People carp about food and beer pairings, griping that they're just made up pretentions that have no right being associated with something as inclusive and democratic as beer, writes Stephen Beaumont
"It's the drink of the common man," they cry, "Beer goes with everything!" To which I respond, uh, no, it doesn't. And to prove my point, here are ten food and beer partnerships guaranteed to make you wish you had chosen something else to drink.
10. Spicy food and mainstream lager: Icy beer calms the spice, does it? Anesthetizes the palate, more like. Take a dish with a good, healthy spice to it and just try to taste a plain, mainstream lager after a bite. You'll soon find that the subtleties of the beer, such as they are, will be lost underneath a blanket of fire, leaving nothing to taste.
What does work: IPA
9. Salt and malty beer: It's the destroyer of malt, is salt. Turns it flat tasting, sometimes earthy or petrol-like, occasionally sour. And it happens every time.
What does work: Anything hoppy.
8. Sweet and bitter: Unless there's chocolate involved, and so an element of bitterness to join the sweetness, sweet foods will turn bitter beers sour or even tart.
What does work: Sweet dish and sweeter beer.
7. Brie and pilsner: Cheese and beer go beautifully together, it's true, but you have to be careful what you're pairing up. Stinky, glorious Brie, especially raw milk Brie, will play havoc with the taste of a pilsner, and then the hoppiness of the beer will add a tart component to the cheese. It's lose-lose, for certain.
What does work: Oatmeal stout.
6. Pizza and IPA: True, we have likely all eaten it at some point or another, without complaint, too. But did you ever think about what you were tasting? If so, you'd have noticed that any decently hopped IPA will ride roughshod over all but the most boldly flavourful pizzas - and here I'm talking about hot sausage with pepper rings and anchovies!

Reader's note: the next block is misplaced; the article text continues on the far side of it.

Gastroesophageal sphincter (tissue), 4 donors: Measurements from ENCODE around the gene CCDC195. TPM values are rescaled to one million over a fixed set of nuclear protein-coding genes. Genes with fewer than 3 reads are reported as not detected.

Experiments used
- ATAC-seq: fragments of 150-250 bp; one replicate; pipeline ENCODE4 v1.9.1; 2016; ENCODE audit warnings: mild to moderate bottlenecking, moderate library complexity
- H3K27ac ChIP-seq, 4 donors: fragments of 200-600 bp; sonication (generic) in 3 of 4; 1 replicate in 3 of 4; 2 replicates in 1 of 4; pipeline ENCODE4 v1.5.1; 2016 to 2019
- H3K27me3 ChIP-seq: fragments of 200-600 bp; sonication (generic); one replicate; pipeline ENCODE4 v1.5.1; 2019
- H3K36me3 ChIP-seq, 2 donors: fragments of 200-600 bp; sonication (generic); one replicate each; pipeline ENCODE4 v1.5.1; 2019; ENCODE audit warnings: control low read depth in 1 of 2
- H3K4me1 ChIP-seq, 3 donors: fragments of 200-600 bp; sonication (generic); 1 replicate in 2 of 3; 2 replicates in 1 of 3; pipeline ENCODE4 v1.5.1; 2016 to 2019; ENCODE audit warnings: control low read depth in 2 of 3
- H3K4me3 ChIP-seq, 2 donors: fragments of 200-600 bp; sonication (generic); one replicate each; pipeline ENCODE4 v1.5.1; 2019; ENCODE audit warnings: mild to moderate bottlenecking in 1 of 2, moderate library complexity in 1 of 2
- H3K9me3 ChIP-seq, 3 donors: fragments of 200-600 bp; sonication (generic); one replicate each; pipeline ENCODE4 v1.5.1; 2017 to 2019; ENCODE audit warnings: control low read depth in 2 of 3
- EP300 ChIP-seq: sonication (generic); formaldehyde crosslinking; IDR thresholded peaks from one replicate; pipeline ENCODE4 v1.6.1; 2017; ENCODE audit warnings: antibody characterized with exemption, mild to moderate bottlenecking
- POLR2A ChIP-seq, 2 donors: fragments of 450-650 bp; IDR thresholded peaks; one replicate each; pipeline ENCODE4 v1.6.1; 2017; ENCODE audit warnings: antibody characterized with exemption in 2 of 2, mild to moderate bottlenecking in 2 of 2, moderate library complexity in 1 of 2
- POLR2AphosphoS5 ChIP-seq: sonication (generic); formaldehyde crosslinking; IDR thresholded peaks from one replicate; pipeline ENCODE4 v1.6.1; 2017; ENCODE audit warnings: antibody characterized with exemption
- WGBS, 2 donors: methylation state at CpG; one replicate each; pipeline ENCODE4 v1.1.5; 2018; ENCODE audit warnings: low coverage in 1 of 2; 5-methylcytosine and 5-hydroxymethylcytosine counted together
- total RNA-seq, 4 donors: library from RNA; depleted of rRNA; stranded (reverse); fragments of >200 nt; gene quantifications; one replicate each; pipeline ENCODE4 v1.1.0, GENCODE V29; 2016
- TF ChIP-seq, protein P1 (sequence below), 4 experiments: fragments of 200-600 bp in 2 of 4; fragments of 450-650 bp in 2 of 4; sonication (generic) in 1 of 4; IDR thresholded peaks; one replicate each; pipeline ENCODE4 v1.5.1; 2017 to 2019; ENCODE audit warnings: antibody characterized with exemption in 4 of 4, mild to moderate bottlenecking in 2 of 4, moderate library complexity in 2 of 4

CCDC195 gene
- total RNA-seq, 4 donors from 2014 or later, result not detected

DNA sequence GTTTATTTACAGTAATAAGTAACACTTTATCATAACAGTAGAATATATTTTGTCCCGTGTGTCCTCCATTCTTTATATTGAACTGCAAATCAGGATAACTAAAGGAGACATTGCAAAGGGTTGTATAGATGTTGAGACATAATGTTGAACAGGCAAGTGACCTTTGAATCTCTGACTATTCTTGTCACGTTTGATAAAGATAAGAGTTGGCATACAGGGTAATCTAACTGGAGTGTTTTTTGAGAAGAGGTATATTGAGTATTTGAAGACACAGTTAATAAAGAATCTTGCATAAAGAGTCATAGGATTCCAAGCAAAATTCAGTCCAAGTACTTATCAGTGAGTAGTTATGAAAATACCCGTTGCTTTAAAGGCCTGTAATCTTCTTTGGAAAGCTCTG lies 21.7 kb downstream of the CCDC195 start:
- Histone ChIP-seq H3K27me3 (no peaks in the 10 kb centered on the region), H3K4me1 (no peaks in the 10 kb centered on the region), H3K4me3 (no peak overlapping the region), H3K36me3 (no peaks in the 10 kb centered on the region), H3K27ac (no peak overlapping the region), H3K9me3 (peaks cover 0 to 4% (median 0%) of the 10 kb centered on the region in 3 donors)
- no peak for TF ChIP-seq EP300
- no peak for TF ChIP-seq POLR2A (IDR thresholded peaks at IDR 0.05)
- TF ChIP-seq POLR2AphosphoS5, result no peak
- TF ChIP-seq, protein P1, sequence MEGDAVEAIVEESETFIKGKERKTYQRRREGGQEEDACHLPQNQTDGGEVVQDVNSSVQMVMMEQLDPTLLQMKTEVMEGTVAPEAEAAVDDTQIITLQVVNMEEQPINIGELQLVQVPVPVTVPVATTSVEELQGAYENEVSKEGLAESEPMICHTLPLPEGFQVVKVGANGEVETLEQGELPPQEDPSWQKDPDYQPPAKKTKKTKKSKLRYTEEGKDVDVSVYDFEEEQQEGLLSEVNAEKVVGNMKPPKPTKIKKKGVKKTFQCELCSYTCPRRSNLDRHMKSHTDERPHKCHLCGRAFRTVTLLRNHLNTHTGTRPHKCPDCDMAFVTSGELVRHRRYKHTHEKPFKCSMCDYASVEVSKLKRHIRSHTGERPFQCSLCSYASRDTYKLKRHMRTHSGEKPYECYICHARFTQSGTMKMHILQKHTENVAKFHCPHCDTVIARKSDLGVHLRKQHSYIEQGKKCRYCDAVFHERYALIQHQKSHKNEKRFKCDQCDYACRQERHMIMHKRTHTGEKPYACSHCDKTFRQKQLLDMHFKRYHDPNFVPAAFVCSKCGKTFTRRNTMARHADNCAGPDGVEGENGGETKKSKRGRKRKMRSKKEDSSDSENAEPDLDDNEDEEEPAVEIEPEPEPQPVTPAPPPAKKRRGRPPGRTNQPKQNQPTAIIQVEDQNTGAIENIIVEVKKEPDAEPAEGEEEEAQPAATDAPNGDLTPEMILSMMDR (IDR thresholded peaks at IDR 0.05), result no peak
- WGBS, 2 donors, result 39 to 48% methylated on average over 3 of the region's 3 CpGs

What does work: Vienna lager.
5. Whitefish and stout: Salmon and stout, sure; smoked salmon and stout, even better. But take a delicate piece of unadorned whitefish and try to taste it after a sip of stout and you'll find what "overwhelming" really means.
What does work: Belgian-style wheat beer.
4. Eggs and anything even marginally hoppy: With plain, cooked eggs - scrambled, fried, poached - hops simply don't play fair. There's a taste that arises in the second forkful of egg, after the first sip of beer, that is best described as...unfortunate.
What does work: Belgian- and German-style wheat beers, also sweet stouts.
3. PB&J and pilsner: One of my fave lunches is a simple peanut butter and jam sandwich, on good bread with unsweetened PB. But put a pilsner in my glass beside it and you'll find me waiting patiently until I finish my sandwich before I have my first sip of lager. Really, it's that bad a combo.
What does work: Brown ale.
2. Fruit and lagers: Because they generally lack esters, lagers fair poorly when paired with fruits and fruity dishes, no matter how sweet the beer might be.
What does work: ales.
1. Oysters and IPA: Despite the salty-hoppy combination of these two, which in theory should work, I've always found that hop bitterness brings out a metallic tang in many varieties of oysters, while the strong flavours of the ale overwhelm the fine nuances of a good bivalve.
What does work: Almost any variety of stout, but especially oyster stout, 'natch.
Stephen Beaumont blogs very occasionally at beaumontdrinks.com and offers monthly brewing industry commentaries at http://www.just-drinks.com/comment.